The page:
“We have decided to postpone your race until 2021.” Does this look familiar? Despite physical activity being promoted by governments, mass participation events, such as the coveted London Marathon, are still being either cancelled or postponed until further notice. Finding the motivation to keep on training might not be easy for everyone but the below tips might help.
Strap on the best running watch or the best heart rate monitor, put on the best running shoes and get ready to power through your running training with lululemon ambassador Louis Walcott. Louis is a personal trainer from London who also happens to be a nutritional coach and knows his running training pretty well too. Here are his tips on how to stay motivated if your running race gets cancelled.
1. Create your own challenge
Just because your race is cancelled, no one is stopping you challenging yourself over your original racing distance. If you’ve trained towards a cancelled 5K race, getting out there and running on the same day and, in some cases, even the same course as your original race may release those feelings of frustration and give you something to train for.
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2. Redefine your goals
With races being called off, it’s important to reconsider what you’re now working towards. The goal posts have changed, and you now need to show your resilience and adaptability in carving out new goals that can motivate you moving forward.
3. Stick to a programme
If a racing training programme has kept you motivated up until now, sticking to that programme or a modified version will keep you training with intention and purpose, all of which will improve motivation. The race may not be on, but there is no reason why you can’t throw your kit on and show up to the session anyway.
4. Find your tribe
Racing alongside other athletes is an exhilarating experience and plays a big part in why we do what we do. It may not be on a busy start line, but we can still harness that sense of connection and togetherness by teaming up with some friends. Set a group target and check-in with each other’s progress online.
Alternatively, join an online running club such as Cardio Collective to keep you accountable alongside a community. The running community has such a strong spirit and sense of loyalty, as is seen from the number of runners that have deferred their race entry, they have not lost sight of the goal in mind. This shows that despite such uncertain times, perseverance and determination can be found so long as we stick together.
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Whether you’re an early-bird or a night owl, sticking to your original training routine as much as possible will allow you to keep the momentum going and limit any dips in motivation. As humans, change is often challenging for us to process. Controlling what we can, such as our fitness routine, is a great way to stay on track.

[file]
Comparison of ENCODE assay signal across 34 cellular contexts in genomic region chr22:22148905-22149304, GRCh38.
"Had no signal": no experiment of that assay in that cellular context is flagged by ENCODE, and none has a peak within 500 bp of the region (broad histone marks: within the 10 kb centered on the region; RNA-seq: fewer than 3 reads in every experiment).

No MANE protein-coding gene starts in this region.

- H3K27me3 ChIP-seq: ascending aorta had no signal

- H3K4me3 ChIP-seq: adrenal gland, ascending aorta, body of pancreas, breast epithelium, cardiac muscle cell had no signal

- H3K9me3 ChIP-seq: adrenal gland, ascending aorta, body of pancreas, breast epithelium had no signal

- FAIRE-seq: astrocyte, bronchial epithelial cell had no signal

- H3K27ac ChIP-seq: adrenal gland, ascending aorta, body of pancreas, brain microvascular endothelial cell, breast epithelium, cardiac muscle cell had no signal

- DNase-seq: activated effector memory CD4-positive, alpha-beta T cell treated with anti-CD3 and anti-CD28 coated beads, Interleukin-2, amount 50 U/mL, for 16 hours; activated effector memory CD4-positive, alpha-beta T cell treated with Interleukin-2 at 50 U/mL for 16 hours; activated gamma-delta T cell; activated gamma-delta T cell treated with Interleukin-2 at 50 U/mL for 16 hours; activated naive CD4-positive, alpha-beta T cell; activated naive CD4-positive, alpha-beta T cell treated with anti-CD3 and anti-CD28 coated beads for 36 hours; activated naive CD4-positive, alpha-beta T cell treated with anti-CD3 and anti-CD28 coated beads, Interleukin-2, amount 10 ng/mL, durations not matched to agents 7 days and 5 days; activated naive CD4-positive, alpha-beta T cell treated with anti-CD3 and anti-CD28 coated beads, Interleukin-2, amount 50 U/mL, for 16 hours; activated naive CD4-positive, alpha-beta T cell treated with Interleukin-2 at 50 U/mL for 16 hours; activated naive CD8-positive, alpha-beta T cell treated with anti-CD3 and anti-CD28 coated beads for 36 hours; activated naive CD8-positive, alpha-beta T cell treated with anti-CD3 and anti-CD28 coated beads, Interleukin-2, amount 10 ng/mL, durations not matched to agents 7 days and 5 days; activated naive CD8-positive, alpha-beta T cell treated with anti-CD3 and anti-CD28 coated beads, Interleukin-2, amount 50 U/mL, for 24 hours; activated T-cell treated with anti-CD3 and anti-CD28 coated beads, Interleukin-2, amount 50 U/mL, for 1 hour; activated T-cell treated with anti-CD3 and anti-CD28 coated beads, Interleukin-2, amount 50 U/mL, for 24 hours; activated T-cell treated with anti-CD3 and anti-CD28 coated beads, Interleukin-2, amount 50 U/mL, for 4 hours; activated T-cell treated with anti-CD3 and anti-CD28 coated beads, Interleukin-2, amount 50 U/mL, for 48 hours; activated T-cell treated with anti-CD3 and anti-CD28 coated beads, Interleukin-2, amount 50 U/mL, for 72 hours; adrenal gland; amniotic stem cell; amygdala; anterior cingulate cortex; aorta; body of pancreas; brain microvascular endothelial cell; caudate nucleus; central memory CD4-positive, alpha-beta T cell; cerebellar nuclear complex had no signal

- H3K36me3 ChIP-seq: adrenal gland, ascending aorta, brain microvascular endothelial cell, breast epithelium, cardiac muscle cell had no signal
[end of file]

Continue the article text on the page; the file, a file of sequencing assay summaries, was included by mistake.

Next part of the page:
6. Know your ‘why’
Strip back your reason behind entering your race to establish your core values and intentions. Often, it’s less about the race and more about how we want to feel and be. We can use this ‘why’ as our guiding principle; a promise to yourself that you will hold true whenever motivation dips.
7. Just start moving
Sometimes, finding motivation is a case of just starting. On those days where motivation feels low, we can rely on discipline to get us into our gym kit. Once we’re dressed and warmed up, often motivation naturally comes to us. Sometimes however, motivation will still elude us even part way through our session. But this is where knowing our ‘why’ and having our goals in place is so important.
8. Think long term
Training for life, for health, happiness and fulfilment is an excellent long-term strategy. No race cancellation can interrupt an overarching goal if we are thinking long term. The ebb and flow of life is one that presents obstacles and challenges, but if we have our long term goals figured out, then no matter what life throws at us, we can find the motivation to overcome.
9. Get the vibe right
Stimulate your senses and heighten your running experience by consuming things that spark that fire in you. I don’t just mean consumption in terms of what you’re eating, but what you see on your run (forests, parks, rivers or the city), and what you’re listening to whilst running. Is your playlist upbeat or chill, is your guided run motivational or your podcast informative? Some days we need a bit of something different to fulfil our intended goal of that session.
10. Recover, reflect and realise your full potential
It’s easy to get in from a tough training session and head straight for the shower. But the moments and days following your training are key in resetting both mind and body. Having a training diary at hand is a great way to track progress and jot down any thoughts and feelings.
Equally, taking yourself through a cool down and mobilising on rest days will do wonders for your mindset and performance. If you invest wholeheartedly in your wellbeing, including prioritising rest and recovery, the motivation to realise your full potential will flow naturally.